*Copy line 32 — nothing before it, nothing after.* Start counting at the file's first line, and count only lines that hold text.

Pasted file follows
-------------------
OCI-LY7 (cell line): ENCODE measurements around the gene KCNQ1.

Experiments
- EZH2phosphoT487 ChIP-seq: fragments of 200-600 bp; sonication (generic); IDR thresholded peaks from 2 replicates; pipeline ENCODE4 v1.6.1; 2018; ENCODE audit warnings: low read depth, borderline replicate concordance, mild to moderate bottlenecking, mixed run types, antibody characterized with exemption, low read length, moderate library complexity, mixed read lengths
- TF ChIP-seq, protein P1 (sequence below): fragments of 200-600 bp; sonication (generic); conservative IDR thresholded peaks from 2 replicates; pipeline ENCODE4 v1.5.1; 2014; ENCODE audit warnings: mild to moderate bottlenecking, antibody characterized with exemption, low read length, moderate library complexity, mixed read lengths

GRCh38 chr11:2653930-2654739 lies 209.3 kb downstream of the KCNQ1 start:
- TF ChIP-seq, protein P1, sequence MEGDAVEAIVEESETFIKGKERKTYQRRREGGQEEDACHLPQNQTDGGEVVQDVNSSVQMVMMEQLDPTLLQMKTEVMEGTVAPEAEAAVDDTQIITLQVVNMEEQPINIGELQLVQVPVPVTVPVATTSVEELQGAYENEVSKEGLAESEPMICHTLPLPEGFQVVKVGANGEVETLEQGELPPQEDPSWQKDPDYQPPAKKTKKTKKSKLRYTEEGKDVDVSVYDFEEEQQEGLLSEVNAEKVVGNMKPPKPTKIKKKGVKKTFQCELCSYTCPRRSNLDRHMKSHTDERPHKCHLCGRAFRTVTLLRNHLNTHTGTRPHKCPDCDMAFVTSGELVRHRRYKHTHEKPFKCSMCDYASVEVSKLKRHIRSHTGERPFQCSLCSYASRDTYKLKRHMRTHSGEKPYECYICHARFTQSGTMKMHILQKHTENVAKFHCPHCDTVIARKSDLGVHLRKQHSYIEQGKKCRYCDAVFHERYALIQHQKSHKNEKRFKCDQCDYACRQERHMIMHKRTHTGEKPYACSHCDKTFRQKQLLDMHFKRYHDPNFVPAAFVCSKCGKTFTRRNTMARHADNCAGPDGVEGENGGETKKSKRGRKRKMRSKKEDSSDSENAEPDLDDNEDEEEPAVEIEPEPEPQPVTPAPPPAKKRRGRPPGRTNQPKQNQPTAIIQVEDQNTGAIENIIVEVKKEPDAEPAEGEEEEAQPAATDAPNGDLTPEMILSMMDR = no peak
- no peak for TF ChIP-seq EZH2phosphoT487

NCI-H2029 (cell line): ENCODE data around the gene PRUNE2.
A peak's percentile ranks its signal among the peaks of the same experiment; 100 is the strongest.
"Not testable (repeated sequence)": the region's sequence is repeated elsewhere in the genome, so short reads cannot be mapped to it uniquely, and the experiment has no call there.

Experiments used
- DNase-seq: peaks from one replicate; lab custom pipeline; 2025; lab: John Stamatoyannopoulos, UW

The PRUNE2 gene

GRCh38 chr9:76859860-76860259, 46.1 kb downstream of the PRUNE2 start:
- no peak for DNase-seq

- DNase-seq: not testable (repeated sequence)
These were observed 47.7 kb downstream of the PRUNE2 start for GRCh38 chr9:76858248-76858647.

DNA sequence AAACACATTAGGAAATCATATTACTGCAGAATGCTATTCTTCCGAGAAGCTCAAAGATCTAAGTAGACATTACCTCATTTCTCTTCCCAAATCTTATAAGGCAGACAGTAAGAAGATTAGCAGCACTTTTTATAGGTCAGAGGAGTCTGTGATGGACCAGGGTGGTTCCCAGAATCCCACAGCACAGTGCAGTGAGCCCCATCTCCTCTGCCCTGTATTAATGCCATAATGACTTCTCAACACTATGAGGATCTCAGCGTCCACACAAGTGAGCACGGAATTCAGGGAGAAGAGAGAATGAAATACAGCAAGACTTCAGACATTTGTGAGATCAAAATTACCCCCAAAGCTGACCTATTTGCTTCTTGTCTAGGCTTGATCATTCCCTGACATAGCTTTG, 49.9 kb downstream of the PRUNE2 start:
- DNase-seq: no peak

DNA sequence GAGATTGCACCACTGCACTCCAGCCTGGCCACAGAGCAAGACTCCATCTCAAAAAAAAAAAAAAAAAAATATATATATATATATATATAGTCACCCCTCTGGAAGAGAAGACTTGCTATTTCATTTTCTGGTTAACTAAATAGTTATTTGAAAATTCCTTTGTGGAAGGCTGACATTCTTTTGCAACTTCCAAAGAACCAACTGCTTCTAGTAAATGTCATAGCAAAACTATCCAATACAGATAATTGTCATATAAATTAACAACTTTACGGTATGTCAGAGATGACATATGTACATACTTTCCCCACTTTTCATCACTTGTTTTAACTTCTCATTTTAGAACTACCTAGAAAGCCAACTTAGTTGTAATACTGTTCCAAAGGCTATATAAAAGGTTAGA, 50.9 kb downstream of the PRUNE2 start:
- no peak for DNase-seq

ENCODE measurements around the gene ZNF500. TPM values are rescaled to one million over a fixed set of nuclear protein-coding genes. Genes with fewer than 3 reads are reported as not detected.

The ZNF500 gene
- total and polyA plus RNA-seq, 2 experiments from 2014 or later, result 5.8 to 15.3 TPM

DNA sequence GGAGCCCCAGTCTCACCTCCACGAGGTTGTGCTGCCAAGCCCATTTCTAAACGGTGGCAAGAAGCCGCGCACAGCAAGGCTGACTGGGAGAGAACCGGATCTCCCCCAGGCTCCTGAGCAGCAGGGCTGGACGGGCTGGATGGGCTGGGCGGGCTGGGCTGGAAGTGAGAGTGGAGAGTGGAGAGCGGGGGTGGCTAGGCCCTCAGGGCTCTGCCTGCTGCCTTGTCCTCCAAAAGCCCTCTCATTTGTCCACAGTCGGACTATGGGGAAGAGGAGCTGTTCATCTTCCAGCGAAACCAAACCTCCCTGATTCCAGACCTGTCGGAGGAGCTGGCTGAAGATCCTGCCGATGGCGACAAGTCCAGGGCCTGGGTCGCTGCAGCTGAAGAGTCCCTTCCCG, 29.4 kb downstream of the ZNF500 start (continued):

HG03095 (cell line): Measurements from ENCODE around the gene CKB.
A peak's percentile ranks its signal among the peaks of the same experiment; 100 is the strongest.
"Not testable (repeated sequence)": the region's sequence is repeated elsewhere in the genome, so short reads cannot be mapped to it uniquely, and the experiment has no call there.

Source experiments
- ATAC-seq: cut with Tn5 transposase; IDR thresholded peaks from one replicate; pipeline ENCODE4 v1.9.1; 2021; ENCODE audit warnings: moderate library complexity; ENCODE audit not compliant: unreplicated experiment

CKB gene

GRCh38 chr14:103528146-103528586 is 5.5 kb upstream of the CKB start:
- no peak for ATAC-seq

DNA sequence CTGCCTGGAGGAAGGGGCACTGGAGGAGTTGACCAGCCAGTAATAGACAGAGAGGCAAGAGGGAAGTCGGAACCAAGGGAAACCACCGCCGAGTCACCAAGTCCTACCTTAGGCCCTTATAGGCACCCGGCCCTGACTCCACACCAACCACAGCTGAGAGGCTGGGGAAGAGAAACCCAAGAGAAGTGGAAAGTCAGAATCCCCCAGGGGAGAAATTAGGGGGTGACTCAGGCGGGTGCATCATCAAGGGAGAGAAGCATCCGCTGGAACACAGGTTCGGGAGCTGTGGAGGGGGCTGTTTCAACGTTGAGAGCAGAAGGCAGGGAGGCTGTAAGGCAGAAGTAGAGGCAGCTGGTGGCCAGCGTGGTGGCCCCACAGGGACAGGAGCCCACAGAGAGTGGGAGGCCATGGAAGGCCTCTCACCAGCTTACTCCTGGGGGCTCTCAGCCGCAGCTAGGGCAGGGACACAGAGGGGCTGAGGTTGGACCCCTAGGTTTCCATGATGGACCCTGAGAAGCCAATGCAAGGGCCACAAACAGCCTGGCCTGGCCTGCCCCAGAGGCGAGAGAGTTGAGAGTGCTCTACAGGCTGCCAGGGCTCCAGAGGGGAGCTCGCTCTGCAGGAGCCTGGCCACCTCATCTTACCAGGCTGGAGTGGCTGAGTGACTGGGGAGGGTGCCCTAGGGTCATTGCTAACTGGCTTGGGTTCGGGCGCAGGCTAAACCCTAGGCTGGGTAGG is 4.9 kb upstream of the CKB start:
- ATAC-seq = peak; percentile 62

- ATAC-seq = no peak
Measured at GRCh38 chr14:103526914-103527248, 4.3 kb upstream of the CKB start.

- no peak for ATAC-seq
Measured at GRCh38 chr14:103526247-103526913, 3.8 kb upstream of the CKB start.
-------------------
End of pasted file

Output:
GRCh38 chr14:103528146-103528586 is 5.5 kb upstream of the CKB start: